The Cretaceous Period, 100 million years ago
India, Madagascar, and Mauritius are still stuck together, moving away from Africa
Photo Credit: Christopher Scotese, Paleomap Project
The Cretaceous period was the final burst of glory for the dinosaurs. Our little hibiscus plants could have grown next to Tyrannosaurus rex, Ankylosaurus or Triceratops! Pteranodons flew through the air, and Archaeopteryx was evolving into increasing numbers of birds. It would be an amazing thing if Hibiscus liliiflorus, storckii, genevieve, schizopetalus, and rosa-sinensis could have grown up alongside these giant creatures - or if not they themselves, perhaps a mother hibiscus plant that later evolved into our species plants.
Moving Forward to Modern Times ~ Finishing the Migration of Continents
A few years later, about 66 million years ago, the dinosaurs were all gone. A massive asteroid or comet is thought to have hit the earth and blanketed our sky with dust that created a long, cold winter. About 75% of all species of plants and animals on our super warm earth could not take the cold and died off, never to be seen again. Amazingly, our little hibiscus species were able to survive!
By this time, India and Tibetan China had pulled away from Madagascar and Mauritius, leaving them as separate islands off the coast of Africa. India and Tibetan China migrated rapidly across the ocean until they collided with the rest of China about 50 million years ago. They settled snugly against Nepal and the rest of China, where they still sit today. At this time, India and Tibetan China were in the perfect position to spread hibiscus around the rest of southern Asia, where it is still found today. From there, or from Madagascar or Mauritius, Polynesian travelers could have carried hibiscus in their boats to Hawaii and Fiji where the last 3 species could have evolved.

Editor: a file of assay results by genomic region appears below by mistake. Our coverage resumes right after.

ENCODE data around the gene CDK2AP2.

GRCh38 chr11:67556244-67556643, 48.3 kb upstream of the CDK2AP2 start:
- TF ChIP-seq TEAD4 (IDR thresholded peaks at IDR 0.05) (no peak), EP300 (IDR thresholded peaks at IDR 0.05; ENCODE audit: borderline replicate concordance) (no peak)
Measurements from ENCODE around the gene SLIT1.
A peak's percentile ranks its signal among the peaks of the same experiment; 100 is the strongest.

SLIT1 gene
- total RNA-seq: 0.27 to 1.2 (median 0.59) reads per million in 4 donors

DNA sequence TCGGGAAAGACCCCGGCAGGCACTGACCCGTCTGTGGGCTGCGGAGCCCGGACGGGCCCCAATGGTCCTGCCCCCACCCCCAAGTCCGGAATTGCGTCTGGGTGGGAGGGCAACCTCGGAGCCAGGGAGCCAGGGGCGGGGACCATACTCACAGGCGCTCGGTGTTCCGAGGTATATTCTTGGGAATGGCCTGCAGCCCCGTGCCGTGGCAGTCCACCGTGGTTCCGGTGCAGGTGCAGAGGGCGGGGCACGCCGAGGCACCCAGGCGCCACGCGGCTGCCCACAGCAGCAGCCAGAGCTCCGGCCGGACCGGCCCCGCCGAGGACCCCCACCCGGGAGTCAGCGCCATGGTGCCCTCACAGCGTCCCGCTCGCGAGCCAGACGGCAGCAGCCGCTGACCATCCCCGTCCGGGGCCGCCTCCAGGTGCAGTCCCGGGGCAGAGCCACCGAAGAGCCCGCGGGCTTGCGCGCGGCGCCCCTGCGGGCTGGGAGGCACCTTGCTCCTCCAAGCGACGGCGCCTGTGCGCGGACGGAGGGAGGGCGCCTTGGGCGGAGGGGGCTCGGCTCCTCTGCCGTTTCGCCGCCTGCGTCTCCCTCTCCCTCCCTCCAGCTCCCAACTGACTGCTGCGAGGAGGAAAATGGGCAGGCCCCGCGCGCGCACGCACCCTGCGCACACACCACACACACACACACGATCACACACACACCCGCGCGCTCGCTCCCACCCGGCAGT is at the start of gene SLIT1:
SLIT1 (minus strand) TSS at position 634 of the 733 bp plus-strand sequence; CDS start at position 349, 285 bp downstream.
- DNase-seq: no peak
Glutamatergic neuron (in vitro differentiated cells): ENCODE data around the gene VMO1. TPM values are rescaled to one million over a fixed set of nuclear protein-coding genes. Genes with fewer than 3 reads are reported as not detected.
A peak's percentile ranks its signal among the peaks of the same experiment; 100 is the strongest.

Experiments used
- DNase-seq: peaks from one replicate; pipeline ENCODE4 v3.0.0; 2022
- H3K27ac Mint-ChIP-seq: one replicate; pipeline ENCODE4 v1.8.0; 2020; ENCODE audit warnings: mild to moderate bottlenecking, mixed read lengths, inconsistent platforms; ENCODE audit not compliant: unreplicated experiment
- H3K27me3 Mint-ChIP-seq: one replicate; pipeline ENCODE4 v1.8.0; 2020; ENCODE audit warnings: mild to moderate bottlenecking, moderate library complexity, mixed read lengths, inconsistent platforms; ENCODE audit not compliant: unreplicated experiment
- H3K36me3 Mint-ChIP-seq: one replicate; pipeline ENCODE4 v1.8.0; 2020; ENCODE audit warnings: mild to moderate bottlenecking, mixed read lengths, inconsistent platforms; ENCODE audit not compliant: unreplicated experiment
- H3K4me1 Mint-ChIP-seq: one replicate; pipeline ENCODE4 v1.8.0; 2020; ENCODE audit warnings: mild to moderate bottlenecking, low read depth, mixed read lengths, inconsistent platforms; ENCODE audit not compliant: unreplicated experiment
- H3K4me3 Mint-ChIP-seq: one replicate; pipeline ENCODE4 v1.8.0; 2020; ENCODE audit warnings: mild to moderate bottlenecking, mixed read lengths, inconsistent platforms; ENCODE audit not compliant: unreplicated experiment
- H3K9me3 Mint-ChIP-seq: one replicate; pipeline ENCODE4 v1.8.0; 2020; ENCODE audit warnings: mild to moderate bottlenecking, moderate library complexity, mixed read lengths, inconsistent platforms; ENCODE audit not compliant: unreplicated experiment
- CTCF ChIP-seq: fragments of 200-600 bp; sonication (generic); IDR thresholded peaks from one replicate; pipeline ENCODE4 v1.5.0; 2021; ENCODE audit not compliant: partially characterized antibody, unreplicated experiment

Could all of this be true? We don't know. We need more research to know anything for sure. It's just a guess on our part, based on many, many hours of research - more than our readers will ever want to know about! The trails led here there and everywhere and many seemed to point to hibiscus possibly being much older than we ever thought before. So maybe it is true, and maybe some day researchers will discover more evidence that moves us along in our knowledge. Whatever the outcome, we'll never be able to think of T. rex again without imagining a little hibiscus blossom growing daintily between his giant toes.
For anyone who is interested in reading our sources, we did a lot of research in four languages to follow this trail. We didn't do an exhaustive review, but we did get pretty exhausted from the searching! We don't want to put you to sleep or drive you to total boredom, so listed below are only our most important and most interesting sources.
Hidden Valley Hibiscus, 36175 Alamar Mesa Drive, Hemet, CA 92545
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Last edited by FrancSevin; 02-17-2017 at 11:26 AM.. Reason: Typos